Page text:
Crew Works to Rid Campus of Invasive Mustard Plants
Thanks to 106 volunteers (so far) who donated 84 hours, the campus is controlling the invasive Garlic Mustard plants on campus. In the third annual event of its kind, volunteers pulled plants in half of the campus during Earth Week celebrations. In this annual event students, faculty, and alumni alike come out to remove the invasive plant Garlic Mustard. Each year there is a large turnout for the event, supported this year by faculty members Teresa Coker, Steve Fesmire, Sue Sutheimer, Rebecca Purdom, Jim Harding, and Jim Graves, who brought entire classes to volunteer. Crews removed 8789 Garlic Mustard plants, weighing 124 kg. This year, invasive species management work study student Shannon Bonney designed a new strategy for data collection in which the campus was divided into sectors and data was collected for each sector by volunteers. Data will be used to determine the success of the Garlic Mustard control program. Populations of Garlic Mustard were larger along the river this year than in previous years. This invasive plant can reproduce rapidly and is free of herbivores in its new range. Beginning last summer, control efforts were improved through the work of a Natural Areas Crew of students. Again this year, the crew will follow up in late May to find any missed plants. To complete the first sweep of campus, there will be one more Garlic Mustard scheduled for Sunday 5/6 from 10-2. Conditions for pulling are improving daily; so for an enjoyable outdoor experience and to support sustainable land management on campus, contact. Prof. Jim Graves or student Shannon Bonney.
Prof. Mitch LesCarbeau had two poems recently accepted for publication: "Athena," in Albatross, and "The Northern Renaissance," in The Iconoclast. Both will come out in the next few months.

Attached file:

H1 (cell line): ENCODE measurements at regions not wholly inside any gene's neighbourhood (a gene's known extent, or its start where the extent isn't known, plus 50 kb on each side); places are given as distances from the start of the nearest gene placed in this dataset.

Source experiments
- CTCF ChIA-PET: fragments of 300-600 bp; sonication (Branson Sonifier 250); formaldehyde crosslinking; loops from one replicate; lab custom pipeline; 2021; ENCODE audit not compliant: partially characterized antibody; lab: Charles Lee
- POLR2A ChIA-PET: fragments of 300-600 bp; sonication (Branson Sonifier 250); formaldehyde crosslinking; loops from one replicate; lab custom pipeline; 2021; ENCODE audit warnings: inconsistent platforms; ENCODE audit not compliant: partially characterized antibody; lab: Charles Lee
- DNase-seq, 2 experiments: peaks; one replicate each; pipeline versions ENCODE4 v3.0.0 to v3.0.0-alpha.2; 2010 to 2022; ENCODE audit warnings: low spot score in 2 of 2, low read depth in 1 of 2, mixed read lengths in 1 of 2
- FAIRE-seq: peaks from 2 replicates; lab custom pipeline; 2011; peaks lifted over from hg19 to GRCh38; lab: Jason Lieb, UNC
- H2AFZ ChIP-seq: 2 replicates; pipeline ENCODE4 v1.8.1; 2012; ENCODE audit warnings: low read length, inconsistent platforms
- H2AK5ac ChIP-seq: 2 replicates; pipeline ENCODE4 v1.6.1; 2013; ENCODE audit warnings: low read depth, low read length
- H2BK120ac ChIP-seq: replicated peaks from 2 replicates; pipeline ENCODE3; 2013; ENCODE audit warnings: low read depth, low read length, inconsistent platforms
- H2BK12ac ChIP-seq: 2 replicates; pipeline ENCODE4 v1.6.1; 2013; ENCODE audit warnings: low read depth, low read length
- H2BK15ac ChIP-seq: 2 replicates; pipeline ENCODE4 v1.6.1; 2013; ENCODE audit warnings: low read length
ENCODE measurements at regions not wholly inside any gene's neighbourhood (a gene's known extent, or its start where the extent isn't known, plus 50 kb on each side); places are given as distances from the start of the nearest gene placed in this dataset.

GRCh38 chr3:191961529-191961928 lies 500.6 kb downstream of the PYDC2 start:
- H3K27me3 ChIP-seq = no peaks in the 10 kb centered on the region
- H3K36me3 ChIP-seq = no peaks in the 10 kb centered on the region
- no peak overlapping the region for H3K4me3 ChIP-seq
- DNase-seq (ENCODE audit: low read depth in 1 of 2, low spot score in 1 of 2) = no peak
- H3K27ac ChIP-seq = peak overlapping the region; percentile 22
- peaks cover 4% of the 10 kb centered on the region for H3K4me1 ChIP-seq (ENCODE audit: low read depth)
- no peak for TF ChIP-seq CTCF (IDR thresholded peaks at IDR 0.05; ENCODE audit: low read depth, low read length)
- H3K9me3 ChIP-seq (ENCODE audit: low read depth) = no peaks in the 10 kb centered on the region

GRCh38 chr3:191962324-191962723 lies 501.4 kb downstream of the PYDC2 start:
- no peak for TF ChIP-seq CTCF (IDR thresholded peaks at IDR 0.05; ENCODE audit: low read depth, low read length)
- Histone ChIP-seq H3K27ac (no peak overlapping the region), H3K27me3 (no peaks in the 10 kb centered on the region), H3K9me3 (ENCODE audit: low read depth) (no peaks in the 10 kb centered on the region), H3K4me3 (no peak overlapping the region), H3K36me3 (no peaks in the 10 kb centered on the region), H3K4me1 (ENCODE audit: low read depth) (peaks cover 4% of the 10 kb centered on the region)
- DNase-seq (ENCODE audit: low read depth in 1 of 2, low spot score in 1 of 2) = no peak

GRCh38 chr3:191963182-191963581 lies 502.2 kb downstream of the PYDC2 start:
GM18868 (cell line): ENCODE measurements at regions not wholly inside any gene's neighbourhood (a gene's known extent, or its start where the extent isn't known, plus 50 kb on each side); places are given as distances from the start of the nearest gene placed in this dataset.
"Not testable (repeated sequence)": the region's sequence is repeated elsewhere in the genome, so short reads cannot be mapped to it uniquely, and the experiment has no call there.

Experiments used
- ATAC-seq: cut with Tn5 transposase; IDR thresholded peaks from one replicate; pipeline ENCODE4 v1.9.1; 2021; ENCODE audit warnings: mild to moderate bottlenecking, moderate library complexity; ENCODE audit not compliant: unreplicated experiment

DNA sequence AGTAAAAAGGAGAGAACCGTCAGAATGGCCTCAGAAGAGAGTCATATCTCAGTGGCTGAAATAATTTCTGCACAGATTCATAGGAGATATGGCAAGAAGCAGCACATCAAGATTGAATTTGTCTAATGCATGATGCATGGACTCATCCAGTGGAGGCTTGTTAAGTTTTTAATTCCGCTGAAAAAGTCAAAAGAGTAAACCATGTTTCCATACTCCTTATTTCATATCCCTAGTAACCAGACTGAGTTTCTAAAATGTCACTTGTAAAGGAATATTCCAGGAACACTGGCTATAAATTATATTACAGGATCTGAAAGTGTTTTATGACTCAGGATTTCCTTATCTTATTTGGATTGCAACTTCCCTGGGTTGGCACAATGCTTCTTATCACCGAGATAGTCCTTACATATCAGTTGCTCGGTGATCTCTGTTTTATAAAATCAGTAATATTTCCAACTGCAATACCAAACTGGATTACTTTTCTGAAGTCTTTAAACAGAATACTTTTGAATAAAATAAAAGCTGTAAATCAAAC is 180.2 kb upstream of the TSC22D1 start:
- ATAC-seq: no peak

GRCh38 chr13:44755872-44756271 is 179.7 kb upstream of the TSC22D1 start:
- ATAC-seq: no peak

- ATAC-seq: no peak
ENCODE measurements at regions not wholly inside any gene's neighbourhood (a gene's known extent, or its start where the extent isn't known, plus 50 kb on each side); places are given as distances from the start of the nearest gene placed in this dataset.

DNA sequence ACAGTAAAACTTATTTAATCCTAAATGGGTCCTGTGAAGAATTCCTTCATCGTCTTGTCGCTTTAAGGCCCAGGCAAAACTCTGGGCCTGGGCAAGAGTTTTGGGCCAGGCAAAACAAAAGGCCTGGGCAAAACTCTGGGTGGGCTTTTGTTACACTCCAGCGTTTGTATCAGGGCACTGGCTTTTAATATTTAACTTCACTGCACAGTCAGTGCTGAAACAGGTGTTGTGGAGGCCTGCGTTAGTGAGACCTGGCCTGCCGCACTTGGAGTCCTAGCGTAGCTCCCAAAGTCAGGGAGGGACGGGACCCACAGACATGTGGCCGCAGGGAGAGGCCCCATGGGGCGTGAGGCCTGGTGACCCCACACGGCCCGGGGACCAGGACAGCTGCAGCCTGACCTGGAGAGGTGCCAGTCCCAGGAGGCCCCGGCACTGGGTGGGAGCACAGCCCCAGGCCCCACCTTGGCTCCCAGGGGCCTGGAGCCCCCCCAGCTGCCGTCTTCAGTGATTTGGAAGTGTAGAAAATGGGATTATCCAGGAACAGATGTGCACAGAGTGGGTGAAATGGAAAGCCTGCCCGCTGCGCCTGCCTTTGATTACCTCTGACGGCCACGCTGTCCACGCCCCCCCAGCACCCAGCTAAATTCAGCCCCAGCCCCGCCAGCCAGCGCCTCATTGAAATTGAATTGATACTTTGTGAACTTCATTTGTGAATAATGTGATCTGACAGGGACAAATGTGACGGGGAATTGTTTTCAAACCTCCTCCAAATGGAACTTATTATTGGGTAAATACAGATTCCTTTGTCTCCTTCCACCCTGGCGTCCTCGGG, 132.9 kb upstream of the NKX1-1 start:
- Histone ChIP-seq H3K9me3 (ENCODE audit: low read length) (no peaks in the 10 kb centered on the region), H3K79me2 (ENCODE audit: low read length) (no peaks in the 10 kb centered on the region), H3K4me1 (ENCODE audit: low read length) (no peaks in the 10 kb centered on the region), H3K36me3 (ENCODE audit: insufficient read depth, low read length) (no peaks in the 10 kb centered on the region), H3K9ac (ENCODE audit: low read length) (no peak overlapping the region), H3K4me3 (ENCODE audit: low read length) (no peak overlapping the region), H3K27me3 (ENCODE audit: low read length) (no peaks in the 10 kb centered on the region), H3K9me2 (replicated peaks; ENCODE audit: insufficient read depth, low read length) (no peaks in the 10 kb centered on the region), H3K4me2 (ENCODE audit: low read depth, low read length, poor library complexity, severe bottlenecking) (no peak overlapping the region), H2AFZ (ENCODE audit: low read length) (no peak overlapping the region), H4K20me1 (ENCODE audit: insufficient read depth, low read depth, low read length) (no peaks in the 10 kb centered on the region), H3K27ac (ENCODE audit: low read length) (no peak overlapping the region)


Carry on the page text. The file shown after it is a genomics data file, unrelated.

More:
Prof. Susan Sutheimer (Chemistry) has been invited to present a paper at the Fall, 2007 American Chemical Society meeting in Boston this August. She will present a paper for the Symposium on National Science Foundation Catalyzed Innovations in the Undergraduate Curriculum, a part of the Division of Chemical Education program. This symposium is designed to allow award winners of NSF Adaptation and Implementation Grants to report their accomplishments and to inform others considering making curricular changes. Her paper "Enhancing the Undergraduate Laboratory Experience by Combining an Environmental Focus, Instrumental Methods and Service-Learning," will highlight the innovative General Chemistry and Organic Chemistry laboratory curriculum at GMC.
Sutheimer has also been invited to present a paper at the 2007 Conference "Enriching the Academic Experience of College Science Students" which will take place in May at the University of Michigan in Ann Arbor. She will present a paper demonstrating how service-learning enhances courses in the SMET (science, math, engineering and technology) sciences. Her talk "Can Service-Learning Enrich Science Education? " will review work done throughout the US on service-learning in chemistry, physics and biology and highlight the work of Green Mountain College in these areas.